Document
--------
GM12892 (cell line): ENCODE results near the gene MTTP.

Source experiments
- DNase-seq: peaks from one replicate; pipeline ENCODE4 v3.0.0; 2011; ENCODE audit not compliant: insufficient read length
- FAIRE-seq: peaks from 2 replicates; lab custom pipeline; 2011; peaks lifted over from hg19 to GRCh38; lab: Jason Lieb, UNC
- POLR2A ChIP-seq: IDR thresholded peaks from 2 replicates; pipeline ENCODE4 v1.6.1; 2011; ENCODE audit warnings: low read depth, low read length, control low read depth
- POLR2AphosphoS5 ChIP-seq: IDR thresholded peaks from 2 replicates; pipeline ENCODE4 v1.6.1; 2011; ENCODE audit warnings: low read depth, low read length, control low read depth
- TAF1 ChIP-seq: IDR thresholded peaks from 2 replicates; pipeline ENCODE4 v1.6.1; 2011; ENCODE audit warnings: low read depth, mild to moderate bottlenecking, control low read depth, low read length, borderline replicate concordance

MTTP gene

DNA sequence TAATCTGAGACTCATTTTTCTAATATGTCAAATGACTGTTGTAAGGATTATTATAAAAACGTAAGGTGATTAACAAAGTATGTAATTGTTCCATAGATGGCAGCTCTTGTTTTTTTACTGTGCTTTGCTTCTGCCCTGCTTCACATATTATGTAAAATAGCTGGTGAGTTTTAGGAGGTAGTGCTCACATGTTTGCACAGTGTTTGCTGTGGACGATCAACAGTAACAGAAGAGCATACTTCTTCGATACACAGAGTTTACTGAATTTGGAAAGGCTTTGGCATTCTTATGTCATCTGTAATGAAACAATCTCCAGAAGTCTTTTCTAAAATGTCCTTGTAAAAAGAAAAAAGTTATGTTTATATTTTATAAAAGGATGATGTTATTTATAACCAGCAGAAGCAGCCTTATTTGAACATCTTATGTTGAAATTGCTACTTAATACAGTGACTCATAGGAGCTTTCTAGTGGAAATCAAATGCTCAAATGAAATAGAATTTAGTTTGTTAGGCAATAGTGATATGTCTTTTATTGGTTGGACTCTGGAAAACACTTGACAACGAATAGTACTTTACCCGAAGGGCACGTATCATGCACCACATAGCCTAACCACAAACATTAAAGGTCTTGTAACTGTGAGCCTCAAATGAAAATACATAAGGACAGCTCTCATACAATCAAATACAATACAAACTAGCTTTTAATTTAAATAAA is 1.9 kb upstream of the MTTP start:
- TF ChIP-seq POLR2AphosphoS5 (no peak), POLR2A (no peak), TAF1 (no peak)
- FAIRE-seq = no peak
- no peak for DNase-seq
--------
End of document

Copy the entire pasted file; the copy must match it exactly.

GM12892 (cell line): ENCODE results near the gene MTTP.

Source experiments
- DNase-seq: peaks from one replicate; pipeline ENCODE4 v3.0.0; 2011; ENCODE audit not compliant: insufficient read length
- FAIRE-seq: peaks from 2 replicates; lab custom pipeline; 2011; peaks lifted over from hg19 to GRCh38; lab: Jason Lieb, UNC
- POLR2A ChIP-seq: IDR thresholded peaks from 2 replicates; pipeline ENCODE4 v1.6.1; 2011; ENCODE audit warnings: low read depth, low read length, control low read depth
- POLR2AphosphoS5 ChIP-seq: IDR thresholded peaks from 2 replicates; pipeline ENCODE4 v1.6.1; 2011; ENCODE audit warnings: low read depth, low read length, control low read depth
- TAF1 ChIP-seq: IDR thresholded peaks from 2 replicates; pipeline ENCODE4 v1.6.1; 2011; ENCODE audit warnings: low read depth, mild to moderate bottlenecking, control low read depth, low read length, borderline replicate concordance

MTTP gene

DNA sequence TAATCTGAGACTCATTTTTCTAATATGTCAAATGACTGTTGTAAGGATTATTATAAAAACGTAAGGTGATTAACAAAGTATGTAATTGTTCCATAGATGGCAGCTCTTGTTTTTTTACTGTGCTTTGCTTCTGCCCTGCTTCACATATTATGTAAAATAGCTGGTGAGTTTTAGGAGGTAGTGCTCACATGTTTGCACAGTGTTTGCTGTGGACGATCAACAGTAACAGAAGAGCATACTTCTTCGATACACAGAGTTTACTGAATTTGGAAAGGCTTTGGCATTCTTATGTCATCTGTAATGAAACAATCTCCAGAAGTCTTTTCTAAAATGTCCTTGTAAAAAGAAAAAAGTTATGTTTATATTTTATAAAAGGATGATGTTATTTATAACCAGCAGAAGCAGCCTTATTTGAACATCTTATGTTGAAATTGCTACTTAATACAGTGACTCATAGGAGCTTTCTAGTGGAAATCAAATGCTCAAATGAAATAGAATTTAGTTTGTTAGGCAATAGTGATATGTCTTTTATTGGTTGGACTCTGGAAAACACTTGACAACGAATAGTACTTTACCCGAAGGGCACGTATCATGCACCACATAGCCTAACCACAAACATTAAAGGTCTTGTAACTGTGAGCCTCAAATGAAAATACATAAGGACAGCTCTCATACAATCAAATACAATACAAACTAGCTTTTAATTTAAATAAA is 1.9 kb upstream of the MTTP start:
- TF ChIP-seq POLR2AphosphoS5 (no peak), POLR2A (no peak), TAF1 (no peak)
- FAIRE-seq = no peak
- no peak for DNase-seq